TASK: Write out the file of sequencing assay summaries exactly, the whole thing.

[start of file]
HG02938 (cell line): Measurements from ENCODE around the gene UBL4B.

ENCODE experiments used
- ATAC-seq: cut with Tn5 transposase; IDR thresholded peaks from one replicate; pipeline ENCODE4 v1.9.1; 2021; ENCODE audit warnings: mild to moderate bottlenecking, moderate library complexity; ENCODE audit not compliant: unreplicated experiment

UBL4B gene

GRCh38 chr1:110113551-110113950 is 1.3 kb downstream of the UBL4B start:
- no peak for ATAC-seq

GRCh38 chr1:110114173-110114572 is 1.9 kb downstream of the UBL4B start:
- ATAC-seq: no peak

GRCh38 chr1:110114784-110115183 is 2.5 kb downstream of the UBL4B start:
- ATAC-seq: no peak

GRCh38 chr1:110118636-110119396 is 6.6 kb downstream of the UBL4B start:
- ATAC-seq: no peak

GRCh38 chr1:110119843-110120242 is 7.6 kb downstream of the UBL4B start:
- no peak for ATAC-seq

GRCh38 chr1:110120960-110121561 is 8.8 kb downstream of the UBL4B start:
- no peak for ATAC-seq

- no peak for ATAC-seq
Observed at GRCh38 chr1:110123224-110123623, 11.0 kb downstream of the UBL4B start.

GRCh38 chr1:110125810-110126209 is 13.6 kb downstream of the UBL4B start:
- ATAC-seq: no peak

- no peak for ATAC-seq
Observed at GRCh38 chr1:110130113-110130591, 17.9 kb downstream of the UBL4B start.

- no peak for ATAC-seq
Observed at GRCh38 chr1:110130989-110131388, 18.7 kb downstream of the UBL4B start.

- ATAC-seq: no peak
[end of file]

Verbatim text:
HG02938 (cell line): Measurements from ENCODE around the gene UBL4B.

ENCODE experiments used
- ATAC-seq: cut with Tn5 transposase; IDR thresholded peaks from one replicate; pipeline ENCODE4 v1.9.1; 2021; ENCODE audit warnings: mild to moderate bottlenecking, moderate library complexity; ENCODE audit not compliant: unreplicated experiment

UBL4B gene

GRCh38 chr1:110113551-110113950 is 1.3 kb downstream of the UBL4B start:
- no peak for ATAC-seq

GRCh38 chr1:110114173-110114572 is 1.9 kb downstream of the UBL4B start:
- ATAC-seq: no peak

GRCh38 chr1:110114784-110115183 is 2.5 kb downstream of the UBL4B start:
- ATAC-seq: no peak

GRCh38 chr1:110118636-110119396 is 6.6 kb downstream of the UBL4B start:
- ATAC-seq: no peak

GRCh38 chr1:110119843-110120242 is 7.6 kb downstream of the UBL4B start:
- no peak for ATAC-seq

GRCh38 chr1:110120960-110121561 is 8.8 kb downstream of the UBL4B start:
- no peak for ATAC-seq

- no peak for ATAC-seq
Observed at GRCh38 chr1:110123224-110123623, 11.0 kb downstream of the UBL4B start.

GRCh38 chr1:110125810-110126209 is 13.6 kb downstream of the UBL4B start:
- ATAC-seq: no peak

- no peak for ATAC-seq
Observed at GRCh38 chr1:110130113-110130591, 17.9 kb downstream of the UBL4B start.

- no peak for ATAC-seq
Observed at GRCh38 chr1:110130989-110131388, 18.7 kb downstream of the UBL4B start.

- ATAC-seq: no peak